Some things take a long time to pay off.
It’s worth remembering that on the days where it doesn’t seem like you’re moving the needle much. Today I finally saw a radical success in something that I’d been working on since last June, and it was great to see. Nine months isn’t that long, in the grand scheme of things – but the typical length for the kind of project that was is about six weeks, so it definitely felt like it dragged.
Which meant there were times I felt like throwing in the towel, but the long game is tricky. Sometimes it costs more to quit than to keep going.
Some projects (like this one) involve a lot of waiting. You sow the seeds and do the right things up front, and then see if they paid off down the line. You water them occasionally, but don’t have to involve yourself that much. So if you quit, you’re not really getting anything.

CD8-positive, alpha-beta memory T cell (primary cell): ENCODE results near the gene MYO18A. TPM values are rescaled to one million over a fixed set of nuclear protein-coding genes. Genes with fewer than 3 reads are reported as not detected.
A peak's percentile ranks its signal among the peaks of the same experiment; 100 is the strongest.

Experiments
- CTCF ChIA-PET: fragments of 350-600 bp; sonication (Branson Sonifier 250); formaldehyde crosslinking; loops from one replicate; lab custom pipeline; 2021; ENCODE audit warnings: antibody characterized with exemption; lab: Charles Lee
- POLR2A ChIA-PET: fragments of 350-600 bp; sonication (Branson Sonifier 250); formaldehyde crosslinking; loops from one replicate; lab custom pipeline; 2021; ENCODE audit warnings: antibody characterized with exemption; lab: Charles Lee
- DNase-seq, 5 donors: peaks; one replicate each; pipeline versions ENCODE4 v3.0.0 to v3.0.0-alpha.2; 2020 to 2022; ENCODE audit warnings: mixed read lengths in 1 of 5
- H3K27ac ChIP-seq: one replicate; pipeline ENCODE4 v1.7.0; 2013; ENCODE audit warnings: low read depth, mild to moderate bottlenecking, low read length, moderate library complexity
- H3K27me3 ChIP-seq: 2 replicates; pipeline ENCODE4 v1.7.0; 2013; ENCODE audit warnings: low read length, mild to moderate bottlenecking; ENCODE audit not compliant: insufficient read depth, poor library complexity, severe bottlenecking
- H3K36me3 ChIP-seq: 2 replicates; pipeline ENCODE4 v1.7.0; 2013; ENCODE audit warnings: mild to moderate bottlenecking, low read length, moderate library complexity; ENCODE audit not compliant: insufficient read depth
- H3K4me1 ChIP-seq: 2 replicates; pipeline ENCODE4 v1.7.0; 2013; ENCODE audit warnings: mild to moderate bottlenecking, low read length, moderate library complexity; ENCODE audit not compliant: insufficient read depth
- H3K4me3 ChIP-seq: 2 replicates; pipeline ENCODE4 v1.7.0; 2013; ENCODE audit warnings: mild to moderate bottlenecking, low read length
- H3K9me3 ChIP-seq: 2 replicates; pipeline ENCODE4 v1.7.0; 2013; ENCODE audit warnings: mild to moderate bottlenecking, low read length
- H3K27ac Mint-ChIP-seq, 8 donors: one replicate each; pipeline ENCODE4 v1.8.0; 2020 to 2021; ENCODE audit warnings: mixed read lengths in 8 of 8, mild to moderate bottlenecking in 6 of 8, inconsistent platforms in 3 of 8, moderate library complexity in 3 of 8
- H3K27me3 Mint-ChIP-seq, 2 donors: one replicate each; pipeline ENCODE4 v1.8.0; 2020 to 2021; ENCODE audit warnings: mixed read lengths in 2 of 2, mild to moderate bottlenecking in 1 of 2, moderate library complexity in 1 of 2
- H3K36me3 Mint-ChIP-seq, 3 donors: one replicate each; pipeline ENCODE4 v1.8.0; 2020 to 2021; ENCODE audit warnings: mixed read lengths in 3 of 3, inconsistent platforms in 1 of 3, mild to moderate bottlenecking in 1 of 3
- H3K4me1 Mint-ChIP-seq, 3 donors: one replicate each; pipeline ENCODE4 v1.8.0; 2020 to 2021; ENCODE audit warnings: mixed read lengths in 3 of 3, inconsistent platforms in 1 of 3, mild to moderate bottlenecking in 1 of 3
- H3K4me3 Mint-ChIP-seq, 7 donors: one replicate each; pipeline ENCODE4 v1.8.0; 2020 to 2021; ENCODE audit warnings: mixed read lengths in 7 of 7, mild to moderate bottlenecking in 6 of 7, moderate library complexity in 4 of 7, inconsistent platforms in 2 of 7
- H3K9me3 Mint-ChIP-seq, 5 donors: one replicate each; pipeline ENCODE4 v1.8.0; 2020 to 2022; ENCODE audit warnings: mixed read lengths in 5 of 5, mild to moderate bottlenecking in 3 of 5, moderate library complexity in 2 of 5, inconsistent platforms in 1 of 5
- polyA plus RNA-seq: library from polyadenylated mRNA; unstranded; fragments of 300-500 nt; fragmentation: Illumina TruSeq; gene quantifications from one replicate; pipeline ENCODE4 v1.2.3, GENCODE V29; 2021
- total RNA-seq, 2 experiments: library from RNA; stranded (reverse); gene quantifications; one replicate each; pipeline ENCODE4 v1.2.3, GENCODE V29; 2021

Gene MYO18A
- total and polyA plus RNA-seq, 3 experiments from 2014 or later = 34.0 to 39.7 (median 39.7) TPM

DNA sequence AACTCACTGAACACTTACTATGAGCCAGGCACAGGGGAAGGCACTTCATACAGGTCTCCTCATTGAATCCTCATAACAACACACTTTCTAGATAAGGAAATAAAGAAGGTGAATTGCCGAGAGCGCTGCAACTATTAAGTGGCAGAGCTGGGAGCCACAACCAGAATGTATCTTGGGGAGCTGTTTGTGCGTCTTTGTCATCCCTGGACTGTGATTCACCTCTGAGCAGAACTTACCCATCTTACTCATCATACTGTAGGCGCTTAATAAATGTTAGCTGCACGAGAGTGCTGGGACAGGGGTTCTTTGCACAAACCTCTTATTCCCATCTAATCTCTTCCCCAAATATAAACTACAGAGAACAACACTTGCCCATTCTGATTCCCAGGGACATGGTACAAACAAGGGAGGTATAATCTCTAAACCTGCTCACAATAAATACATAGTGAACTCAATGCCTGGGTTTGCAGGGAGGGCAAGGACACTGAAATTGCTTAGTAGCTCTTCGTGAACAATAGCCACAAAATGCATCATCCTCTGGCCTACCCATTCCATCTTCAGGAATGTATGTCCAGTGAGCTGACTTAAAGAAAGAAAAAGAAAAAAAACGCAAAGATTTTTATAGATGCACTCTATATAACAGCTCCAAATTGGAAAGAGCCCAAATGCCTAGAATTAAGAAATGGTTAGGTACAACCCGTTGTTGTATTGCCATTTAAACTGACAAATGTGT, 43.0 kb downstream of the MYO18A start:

Quitting is a currency. You quit in order to buy something – you quit smoking to buy health and money, you quit a hobby to buy free time, you quit a bad job to buy happiness and freedom. But when a project isn’t really costing me much of those things, quitting doesn’t buy much of them back. That makes quitting a bad deal compared to hanging around and seeing if my long game pays off.
In general, this becomes a good (though unconventional) reason to front-load your work on any major project. If you do the majority of the work in the beginning, then quitting becomes a bad deal because it doesn’t buy you anything worthwhile. And then if, some time down the line, it pays off – you get to celebrate.
Cheers to that.